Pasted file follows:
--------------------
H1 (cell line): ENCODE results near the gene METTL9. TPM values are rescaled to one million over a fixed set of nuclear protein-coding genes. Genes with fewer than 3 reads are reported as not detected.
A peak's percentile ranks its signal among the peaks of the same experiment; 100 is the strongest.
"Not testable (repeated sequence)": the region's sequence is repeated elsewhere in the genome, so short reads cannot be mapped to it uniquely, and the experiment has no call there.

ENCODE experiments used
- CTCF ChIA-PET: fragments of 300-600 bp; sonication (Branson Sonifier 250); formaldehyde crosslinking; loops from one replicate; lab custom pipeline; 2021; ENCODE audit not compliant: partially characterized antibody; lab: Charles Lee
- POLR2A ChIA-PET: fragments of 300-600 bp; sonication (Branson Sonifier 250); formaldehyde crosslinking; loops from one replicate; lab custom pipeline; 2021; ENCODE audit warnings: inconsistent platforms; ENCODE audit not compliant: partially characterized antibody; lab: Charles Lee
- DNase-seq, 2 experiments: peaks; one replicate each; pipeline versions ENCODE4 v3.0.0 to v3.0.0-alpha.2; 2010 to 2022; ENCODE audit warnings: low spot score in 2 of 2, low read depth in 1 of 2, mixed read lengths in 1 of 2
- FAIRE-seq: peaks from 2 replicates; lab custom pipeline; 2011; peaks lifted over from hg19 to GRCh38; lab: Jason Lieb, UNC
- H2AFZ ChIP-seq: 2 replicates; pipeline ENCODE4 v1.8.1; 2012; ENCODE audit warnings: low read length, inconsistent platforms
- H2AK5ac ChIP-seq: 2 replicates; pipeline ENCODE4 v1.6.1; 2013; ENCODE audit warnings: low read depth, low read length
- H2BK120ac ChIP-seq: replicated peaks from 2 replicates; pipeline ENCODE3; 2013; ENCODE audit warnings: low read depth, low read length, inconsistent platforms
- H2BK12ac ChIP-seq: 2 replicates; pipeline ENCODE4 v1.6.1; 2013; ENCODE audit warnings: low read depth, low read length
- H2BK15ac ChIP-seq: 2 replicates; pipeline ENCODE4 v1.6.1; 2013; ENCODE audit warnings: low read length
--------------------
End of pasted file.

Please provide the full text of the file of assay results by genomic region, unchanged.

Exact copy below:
H1 (cell line): ENCODE results near the gene METTL9. TPM values are rescaled to one million over a fixed set of nuclear protein-coding genes. Genes with fewer than 3 reads are reported as not detected.
A peak's percentile ranks its signal among the peaks of the same experiment; 100 is the strongest.
"Not testable (repeated sequence)": the region's sequence is repeated elsewhere in the genome, so short reads cannot be mapped to it uniquely, and the experiment has no call there.

ENCODE experiments used
- CTCF ChIA-PET: fragments of 300-600 bp; sonication (Branson Sonifier 250); formaldehyde crosslinking; loops from one replicate; lab custom pipeline; 2021; ENCODE audit not compliant: partially characterized antibody; lab: Charles Lee
- POLR2A ChIA-PET: fragments of 300-600 bp; sonication (Branson Sonifier 250); formaldehyde crosslinking; loops from one replicate; lab custom pipeline; 2021; ENCODE audit warnings: inconsistent platforms; ENCODE audit not compliant: partially characterized antibody; lab: Charles Lee
- DNase-seq, 2 experiments: peaks; one replicate each; pipeline versions ENCODE4 v3.0.0 to v3.0.0-alpha.2; 2010 to 2022; ENCODE audit warnings: low spot score in 2 of 2, low read depth in 1 of 2, mixed read lengths in 1 of 2
- FAIRE-seq: peaks from 2 replicates; lab custom pipeline; 2011; peaks lifted over from hg19 to GRCh38; lab: Jason Lieb, UNC
- H2AFZ ChIP-seq: 2 replicates; pipeline ENCODE4 v1.8.1; 2012; ENCODE audit warnings: low read length, inconsistent platforms
- H2AK5ac ChIP-seq: 2 replicates; pipeline ENCODE4 v1.6.1; 2013; ENCODE audit warnings: low read depth, low read length
- H2BK120ac ChIP-seq: replicated peaks from 2 replicates; pipeline ENCODE3; 2013; ENCODE audit warnings: low read depth, low read length, inconsistent platforms
- H2BK12ac ChIP-seq: 2 replicates; pipeline ENCODE4 v1.6.1; 2013; ENCODE audit warnings: low read depth, low read length
- H2BK15ac ChIP-seq: 2 replicates; pipeline ENCODE4 v1.6.1; 2013; ENCODE audit warnings: low read length